A classmate of mine was killed last October as some of you might know.  The driver was finally sited and I was content not to rehash it more that I needed to.  I had panic attacks leaving my house and a things where generally kind of a downer around school.  I went on the memorial ride for Tracey after she died and swung by school and wrote my thoughts about Tracey in the notebook for her parents and presided home.  I was a bit of a wreck and not really in riding condition resulting in a conflict with driver in the pearl right after I left PNCA.  Some of the conflict was be not being assertive and some of it was him.  I wanted to tell him why I got upset but his windows where up.

Okay, why am I bringing this up?  Portland is holding a ride of silents and I’m feeling conflicted on weather to go or not.  Is it necisary, can we teach motorists anything from this?  Will I be mentally competent to finish the ride after getting to Tracey’s bike?  Could my time be better served working with PNCA to get student bike trailers next year and possible covered bike parking.

It’s tomorrow, I have a little time to think this over but I’m getting ball in stomach just thinking about it.  Sorry for such a downed piece after such a long break.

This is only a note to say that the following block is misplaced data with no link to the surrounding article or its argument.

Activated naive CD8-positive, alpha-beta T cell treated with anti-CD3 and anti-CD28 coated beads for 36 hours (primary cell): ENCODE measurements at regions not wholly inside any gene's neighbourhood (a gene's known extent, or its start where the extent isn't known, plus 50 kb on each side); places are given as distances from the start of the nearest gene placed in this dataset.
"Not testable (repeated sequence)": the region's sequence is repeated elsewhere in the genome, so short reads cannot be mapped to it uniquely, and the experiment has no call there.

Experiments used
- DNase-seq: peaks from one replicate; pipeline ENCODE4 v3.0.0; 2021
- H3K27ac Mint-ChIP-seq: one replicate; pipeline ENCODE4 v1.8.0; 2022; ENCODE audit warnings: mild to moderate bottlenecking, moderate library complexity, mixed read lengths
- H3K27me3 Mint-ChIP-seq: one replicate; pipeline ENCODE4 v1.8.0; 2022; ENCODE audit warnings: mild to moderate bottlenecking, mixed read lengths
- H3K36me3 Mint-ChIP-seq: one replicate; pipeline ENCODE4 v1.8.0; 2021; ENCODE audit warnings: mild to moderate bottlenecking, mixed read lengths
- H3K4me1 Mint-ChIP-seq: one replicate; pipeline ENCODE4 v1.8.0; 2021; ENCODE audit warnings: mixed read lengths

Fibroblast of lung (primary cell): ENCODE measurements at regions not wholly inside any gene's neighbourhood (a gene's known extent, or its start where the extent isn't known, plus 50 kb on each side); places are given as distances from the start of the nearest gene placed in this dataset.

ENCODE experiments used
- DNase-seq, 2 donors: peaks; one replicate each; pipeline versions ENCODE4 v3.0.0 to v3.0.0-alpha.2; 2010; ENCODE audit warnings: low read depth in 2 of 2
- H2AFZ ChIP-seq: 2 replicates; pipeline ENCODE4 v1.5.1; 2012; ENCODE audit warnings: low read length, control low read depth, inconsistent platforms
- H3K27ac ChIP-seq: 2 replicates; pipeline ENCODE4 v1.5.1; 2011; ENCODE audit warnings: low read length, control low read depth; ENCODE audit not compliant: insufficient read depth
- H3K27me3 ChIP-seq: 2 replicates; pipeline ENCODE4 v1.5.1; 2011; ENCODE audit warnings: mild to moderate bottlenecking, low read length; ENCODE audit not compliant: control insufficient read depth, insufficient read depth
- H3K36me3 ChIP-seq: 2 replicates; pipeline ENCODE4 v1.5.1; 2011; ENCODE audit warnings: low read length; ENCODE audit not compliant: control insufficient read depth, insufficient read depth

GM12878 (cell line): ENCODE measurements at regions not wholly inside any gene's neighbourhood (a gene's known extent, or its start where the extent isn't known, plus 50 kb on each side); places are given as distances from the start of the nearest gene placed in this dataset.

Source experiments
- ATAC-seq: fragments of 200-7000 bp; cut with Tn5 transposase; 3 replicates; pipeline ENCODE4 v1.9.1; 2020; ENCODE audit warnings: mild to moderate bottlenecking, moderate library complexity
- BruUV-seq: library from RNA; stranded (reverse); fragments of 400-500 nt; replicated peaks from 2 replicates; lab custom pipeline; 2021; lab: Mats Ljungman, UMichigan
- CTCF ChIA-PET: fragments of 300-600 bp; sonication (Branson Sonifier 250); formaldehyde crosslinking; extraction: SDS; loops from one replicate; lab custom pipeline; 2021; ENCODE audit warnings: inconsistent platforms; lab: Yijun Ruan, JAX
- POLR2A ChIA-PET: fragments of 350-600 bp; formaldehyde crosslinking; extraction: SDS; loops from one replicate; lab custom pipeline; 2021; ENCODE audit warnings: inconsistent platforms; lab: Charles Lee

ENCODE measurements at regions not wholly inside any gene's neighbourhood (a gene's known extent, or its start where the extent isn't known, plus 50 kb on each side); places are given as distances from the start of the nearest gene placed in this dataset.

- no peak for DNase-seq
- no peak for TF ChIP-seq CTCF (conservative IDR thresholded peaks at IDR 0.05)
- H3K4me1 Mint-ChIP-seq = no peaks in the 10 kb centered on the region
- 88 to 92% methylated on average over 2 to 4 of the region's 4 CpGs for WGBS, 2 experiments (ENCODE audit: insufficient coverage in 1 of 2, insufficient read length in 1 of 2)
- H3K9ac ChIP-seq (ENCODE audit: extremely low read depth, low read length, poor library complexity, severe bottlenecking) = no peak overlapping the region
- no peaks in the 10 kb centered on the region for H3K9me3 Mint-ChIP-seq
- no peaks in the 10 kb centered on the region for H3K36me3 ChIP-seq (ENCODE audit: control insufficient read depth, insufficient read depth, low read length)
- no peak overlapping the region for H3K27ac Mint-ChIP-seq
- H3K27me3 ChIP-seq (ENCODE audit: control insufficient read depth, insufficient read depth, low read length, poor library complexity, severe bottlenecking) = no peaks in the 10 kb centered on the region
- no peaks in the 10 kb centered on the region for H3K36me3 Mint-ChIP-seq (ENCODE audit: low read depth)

The Sacagawea Heritage trail loop.

1 Apr

I recently had the opportunity to ride the Sacagawea Heritage trail loop in Eastern Washington. It was a sunny lovely day after Easter with mild winds which made it an ideal day to ride. I brought my camera along for the ride that was so delightful that I plan on doing more distance riding here in the future. The loop can either be 18 or 24 miles long with several chances to add and extra 5 or 10 miles.

I was lucky enough to see a lama about five minutes into my ride. I was also happy to see others on bikes along the way. The only troubling chunk of the ride came on the Pasco side of the river coming up to the cable bridge, the trail has not yet been completed and so far as I can tell you are forced onto a busy industrial street for a couple blocks. There may be another route choice but it was not made clear simple adding detour instructions would be easy and very helpful.